And a look at the YMCA’s social media response chart
Target audience: Nonprofits, cause organizations, foundations, NGOs, social enterprises, businesses, educators, journalists, general public.
The YMCA is a great example of a nonprofit that understands the importance of having a comprehensive digital content strategy. Steve Heye, Digital Content Services Manager of the YMCA of Metro Chicago, explained at a recent NTEN Chicago conference that the YMCA not only trains their staff on how to use social media, but their strategy ensures that staff members understand the impact of their engagement and how to monitor their social media efforts.
Establishing structure and accountability
Heye explains that the first step in converting staff into digital storytellers is to make sure they have the tools they need to develop great content. Their strategy is to:
allow staff to work with the tools they are already comfortable with: strong writers to create blogs, social media gurs to operate Facebook, Twitter, etc.
provide support and training (establish guidelines, provide feedback, monitor activities)
make materials, resources and assistance easily accessible
identify who to contact for help.
Measurement and feedback
Providing techology doesn’t magically create digital authors. Training, assistance and feedback are essential.
As program staffers become comfortable with their roles as digital editors, it’s important to show them the impact of their social media efforts in a visual way to help them understand what’s behind all the numbers. A visual representation of the stats can provide a clearer indication of change — of where improvement may be needed in digital engagement.
The YMCA Chicago publishes and shares these metrics with staff:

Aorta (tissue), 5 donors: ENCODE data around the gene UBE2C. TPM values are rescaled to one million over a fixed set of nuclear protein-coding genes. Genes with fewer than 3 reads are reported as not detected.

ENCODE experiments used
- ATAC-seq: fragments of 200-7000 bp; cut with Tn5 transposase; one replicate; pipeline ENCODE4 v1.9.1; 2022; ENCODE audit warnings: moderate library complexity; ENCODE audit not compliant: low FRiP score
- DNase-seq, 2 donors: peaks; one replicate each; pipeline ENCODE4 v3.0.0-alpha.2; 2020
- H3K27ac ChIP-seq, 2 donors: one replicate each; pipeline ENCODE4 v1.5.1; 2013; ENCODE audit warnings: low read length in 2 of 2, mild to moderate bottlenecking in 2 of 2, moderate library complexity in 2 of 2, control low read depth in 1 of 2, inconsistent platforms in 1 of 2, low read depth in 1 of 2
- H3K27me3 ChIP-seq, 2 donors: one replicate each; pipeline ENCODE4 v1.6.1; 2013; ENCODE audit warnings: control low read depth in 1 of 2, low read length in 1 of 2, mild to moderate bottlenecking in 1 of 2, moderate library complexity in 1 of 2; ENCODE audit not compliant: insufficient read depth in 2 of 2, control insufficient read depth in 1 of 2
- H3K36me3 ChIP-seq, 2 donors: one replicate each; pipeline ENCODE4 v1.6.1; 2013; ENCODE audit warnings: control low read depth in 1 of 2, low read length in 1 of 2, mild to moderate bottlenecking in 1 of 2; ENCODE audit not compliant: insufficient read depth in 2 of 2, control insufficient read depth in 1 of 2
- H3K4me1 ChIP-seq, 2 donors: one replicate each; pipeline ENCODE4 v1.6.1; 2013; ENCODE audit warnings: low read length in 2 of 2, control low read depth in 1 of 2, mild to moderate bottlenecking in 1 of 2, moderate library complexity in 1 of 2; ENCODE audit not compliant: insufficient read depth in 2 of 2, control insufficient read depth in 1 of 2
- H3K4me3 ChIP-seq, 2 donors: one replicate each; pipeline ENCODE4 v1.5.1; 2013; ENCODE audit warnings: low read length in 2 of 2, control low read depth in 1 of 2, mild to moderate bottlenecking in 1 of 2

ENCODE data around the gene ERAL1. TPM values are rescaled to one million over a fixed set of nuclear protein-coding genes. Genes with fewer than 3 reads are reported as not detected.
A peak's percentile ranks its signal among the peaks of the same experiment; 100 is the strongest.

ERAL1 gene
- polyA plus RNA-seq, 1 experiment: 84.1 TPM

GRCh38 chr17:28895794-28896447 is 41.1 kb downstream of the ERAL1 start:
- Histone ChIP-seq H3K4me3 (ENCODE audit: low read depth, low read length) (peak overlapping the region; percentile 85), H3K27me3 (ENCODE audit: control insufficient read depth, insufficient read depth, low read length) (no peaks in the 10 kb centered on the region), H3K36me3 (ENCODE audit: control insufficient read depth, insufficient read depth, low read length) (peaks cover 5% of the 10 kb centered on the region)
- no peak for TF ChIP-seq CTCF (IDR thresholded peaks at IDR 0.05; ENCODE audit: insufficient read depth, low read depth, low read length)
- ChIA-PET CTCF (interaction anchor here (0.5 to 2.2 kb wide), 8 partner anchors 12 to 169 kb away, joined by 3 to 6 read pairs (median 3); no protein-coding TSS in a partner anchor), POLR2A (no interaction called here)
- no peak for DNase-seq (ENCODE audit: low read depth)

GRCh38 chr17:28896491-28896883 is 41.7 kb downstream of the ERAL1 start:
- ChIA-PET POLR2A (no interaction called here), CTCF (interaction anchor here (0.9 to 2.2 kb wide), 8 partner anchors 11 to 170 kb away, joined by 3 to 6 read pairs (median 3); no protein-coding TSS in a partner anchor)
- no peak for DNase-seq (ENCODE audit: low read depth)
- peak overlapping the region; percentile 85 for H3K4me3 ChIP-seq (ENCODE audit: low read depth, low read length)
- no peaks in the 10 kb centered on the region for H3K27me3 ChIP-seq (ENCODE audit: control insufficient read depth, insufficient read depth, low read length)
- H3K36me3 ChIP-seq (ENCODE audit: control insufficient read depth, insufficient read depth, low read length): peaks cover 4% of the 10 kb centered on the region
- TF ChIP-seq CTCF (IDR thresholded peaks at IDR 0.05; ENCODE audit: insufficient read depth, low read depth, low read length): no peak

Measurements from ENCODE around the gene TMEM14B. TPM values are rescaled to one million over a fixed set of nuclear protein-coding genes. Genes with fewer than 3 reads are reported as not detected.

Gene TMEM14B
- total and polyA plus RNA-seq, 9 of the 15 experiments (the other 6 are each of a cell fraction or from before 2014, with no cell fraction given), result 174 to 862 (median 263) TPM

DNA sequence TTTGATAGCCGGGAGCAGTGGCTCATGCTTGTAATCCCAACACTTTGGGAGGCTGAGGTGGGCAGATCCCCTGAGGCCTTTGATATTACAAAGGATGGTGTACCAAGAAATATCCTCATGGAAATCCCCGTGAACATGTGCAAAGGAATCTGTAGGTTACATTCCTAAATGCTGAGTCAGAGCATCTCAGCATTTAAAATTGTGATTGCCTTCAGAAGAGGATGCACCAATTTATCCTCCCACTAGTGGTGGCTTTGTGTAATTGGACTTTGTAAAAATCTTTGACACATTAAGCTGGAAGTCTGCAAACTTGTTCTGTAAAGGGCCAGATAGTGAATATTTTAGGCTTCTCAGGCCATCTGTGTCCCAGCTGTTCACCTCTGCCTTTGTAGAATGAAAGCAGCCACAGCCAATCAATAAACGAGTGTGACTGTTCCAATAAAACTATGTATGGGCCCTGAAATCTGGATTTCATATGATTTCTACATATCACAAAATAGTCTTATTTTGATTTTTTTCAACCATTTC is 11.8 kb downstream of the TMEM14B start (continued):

Reach data (measures the reach of email, website, and social media)
Engagement data (measures conversations such as Facebook’s “People Talking About This”)
Comparing & contrasting digital engagement between different YMCA branches
Video hosting and analytics service offers special promotion
Target audience: Nonprofits, cause organizations, foundations, NGOs, social enterprises, businesses, educators, video producers.
We continually like to update our subscribers and clients with interesting new products andapps that grab our attention. One such product that may be useful to nonprofits is Vidyard, a relative newcomer in the end-to-end video hosting space. (See below for a discount for Sociabrite readers.)
With regard to video strategy, the first step is always to determine the overall goal of your video — fundraising, awareness, action or education, said Patrick Landy, Vidyard’s customer success manager. To achieve your goal, he generally likes to break it down into three key areas that you need to execute on:
Code for America: 5 tips on upping your video game
Code for America, a nonprofit that uses technology to transform local governments, boasts a creative, compelling promotional video that not only clearly describes its message but also engages its viewers to get involved. In just five simple steps, any nonprofit can follow its example.
Be human and personal
1Be sure to make a personal connection early in the video. Many organizations and causes have a cohort of motivated, smiling people behind it. Bring these people to the forefront and show how upbeat and promising working for the cause is! Code for America illustrates its work environment by interviewing employees about what part of the job and cause they like. People are human and social creatures and are more inclined to stick with a video if they can relate to the on-screen subjects.
Use captivating visuals
2Watching a talking head is no fun for anyone. But listening to someone speak while looking at colorful flowers or a fun work environment is far more interesting. The supplemental footage in a video that does not capture a talking head is called b-roll. For example, Code for America’s video displays a shot of the office while founder Jennifer Pahlka speaks over it. Continue reading →
How one nonprofit’s Click to Donate fundraiser succeeded
Imagine if making $5,000 for your nonprofit cause were as easy as clicking a button. This nonprofit did, and its cause went viral.